The U.S. Constitution does not specify how impeachment inquiry proceedings should take place — only that the House “shall have the sole Power of Impeachment” and the Senate would hold a trial.
Following the Republican protest, House Homeland Security Chairman Bennie Thompson, D-Miss., sent a letter to the chamber’s sergeant at arms, calling Wednesday’s events an “unprecedented breach of security.” Thompson called for action to be taken against those who took part in the breach of the SCIF.
“More broadly, I urge you to take House-wide action to remind all Members about the dangers of such reckless action and the potential national security risks of such behavior,” Thompson wrote.
Mooney fired back at Thompson’s letter, saying that congressional Democrats should be investigated for the way in which the depositions have been held.
“I feel that’s the pot calling the kettle black. There is no way that we are violating any rules,” he said. “They are the ones violating the rules by closing these hearings. If there’s an ethics investigation of any kind, it should be against the people closing these hearings and declaring that it’s confidential when it’s not. This is a kangaroo court, Soviet-style hearings. I’m not going to be intimidated by these people. This is that that is absolutely nothing that I’m concerned about at all.”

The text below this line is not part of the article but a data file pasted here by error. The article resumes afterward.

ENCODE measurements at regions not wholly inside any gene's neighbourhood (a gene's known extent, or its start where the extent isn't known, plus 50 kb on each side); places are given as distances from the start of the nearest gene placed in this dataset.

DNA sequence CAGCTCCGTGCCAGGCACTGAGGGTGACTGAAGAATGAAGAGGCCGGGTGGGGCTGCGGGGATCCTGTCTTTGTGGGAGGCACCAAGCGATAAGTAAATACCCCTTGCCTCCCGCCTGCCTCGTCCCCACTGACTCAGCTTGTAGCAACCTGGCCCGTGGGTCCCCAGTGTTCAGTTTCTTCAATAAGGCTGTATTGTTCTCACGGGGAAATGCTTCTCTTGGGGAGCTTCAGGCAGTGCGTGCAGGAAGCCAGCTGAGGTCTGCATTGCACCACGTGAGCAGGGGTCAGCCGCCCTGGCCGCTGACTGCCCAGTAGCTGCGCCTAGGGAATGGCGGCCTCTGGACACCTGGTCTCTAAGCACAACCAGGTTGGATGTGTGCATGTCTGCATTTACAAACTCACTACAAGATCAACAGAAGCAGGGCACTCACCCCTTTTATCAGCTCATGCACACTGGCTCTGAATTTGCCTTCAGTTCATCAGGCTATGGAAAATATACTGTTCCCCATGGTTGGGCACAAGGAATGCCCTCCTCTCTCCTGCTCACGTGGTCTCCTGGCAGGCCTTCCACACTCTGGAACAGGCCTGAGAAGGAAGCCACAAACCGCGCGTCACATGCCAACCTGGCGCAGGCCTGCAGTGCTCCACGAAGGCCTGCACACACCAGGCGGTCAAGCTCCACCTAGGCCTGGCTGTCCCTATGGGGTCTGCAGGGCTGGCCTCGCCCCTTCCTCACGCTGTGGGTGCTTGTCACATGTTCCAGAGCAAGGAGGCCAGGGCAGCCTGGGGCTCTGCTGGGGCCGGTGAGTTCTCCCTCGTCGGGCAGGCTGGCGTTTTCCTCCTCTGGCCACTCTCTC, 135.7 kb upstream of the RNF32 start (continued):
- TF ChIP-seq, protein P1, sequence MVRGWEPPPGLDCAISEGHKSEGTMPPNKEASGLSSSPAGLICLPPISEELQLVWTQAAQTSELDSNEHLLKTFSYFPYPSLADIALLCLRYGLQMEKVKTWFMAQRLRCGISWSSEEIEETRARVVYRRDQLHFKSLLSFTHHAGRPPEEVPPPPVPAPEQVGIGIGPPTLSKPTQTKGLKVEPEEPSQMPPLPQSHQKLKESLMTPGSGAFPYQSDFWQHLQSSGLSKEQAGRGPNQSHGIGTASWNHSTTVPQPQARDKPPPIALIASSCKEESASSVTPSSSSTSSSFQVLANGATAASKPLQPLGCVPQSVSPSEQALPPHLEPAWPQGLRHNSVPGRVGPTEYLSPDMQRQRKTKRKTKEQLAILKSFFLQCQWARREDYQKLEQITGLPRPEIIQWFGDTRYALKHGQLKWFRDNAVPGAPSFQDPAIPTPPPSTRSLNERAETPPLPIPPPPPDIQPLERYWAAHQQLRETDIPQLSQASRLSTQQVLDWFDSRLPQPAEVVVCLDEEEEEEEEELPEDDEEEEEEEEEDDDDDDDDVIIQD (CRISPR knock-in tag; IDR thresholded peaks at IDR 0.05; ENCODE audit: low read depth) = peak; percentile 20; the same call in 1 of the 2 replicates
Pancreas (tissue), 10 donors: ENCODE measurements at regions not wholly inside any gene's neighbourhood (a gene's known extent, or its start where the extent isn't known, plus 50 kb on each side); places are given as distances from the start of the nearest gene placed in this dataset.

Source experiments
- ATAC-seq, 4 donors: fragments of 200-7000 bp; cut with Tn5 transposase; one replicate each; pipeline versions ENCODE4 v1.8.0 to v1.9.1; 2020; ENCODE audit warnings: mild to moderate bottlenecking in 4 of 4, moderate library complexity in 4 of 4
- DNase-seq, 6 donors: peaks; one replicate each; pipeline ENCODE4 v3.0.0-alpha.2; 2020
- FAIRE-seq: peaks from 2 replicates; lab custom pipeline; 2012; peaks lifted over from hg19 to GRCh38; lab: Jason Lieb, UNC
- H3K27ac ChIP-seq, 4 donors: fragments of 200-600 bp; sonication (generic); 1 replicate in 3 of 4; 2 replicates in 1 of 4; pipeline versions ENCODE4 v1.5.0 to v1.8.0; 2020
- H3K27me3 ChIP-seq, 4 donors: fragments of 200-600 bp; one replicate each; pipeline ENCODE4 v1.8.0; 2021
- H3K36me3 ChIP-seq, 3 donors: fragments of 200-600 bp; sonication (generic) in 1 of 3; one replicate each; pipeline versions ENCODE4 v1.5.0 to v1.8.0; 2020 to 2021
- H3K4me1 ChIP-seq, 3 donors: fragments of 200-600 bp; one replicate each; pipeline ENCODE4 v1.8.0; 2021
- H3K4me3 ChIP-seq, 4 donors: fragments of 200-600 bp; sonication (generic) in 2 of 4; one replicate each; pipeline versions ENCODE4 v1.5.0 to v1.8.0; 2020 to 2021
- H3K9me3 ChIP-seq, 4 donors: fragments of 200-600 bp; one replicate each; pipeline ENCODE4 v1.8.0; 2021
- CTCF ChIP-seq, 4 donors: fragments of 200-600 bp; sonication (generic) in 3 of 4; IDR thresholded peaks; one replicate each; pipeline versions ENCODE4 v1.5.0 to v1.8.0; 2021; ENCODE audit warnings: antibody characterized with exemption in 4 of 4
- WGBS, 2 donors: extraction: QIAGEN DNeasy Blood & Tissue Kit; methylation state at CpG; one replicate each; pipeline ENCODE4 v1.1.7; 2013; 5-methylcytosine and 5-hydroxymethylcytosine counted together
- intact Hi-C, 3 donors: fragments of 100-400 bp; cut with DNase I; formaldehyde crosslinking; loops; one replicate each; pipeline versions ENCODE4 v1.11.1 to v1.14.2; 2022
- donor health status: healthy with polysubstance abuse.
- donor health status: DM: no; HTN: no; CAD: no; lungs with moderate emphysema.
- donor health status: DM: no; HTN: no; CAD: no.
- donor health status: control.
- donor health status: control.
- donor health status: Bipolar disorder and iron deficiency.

Mooney also noted that he met with President Trump earlier this week, along with a group of other Republicans. He also said the idea to hold a protest of the closed-door depositions was his own.
“I actually said over a week ago at one of our Republican meetings that we should go into those hearings — and it was very well received among Republicans,” Mooney said. “I’d like to say that was my idea to go into those hearings. Although, it was Congressman Matt Gaetz, who called the press conference and Steve Scalise, our whip, who wasn’t at the meeting I was at, anyway, with the president — who led this effort.”
Mooney said he will continue to push for more open proceedings and for minority Republicans to be allowed to call witnesses in the depositions.
A spokesman for Rep. Carol Miller, of West Virginia’s 3rd Congressional District and who sits on the House Oversight Committee, said in a statement that Miller has been part of the group allowed in the SCIF depositions. She outlined Miller’s involvement in Wednesday’s activities on Capitol Hill.
“Congresswoman Miller participated in this morning’s press conference to oppose the lack of transparency and due process in Nancy Pelosi and Adam Schiff’s closed-door impeachment proceedings, which are being hidden from a majority of her colleagues, and far out of sight of the American people,” the spokesperson said in an email to West Virginia Public Broadcasting. “Congresswoman Miller does not bring her electronic devices into the SCIF.”
Miller’s spokesman did not respond to West Virginia Public Broadcasting’s request for an interview.
A spokesperson for Rep. David McKinley of the state’s 1st Congressional District said McKinley did not take part in the protest.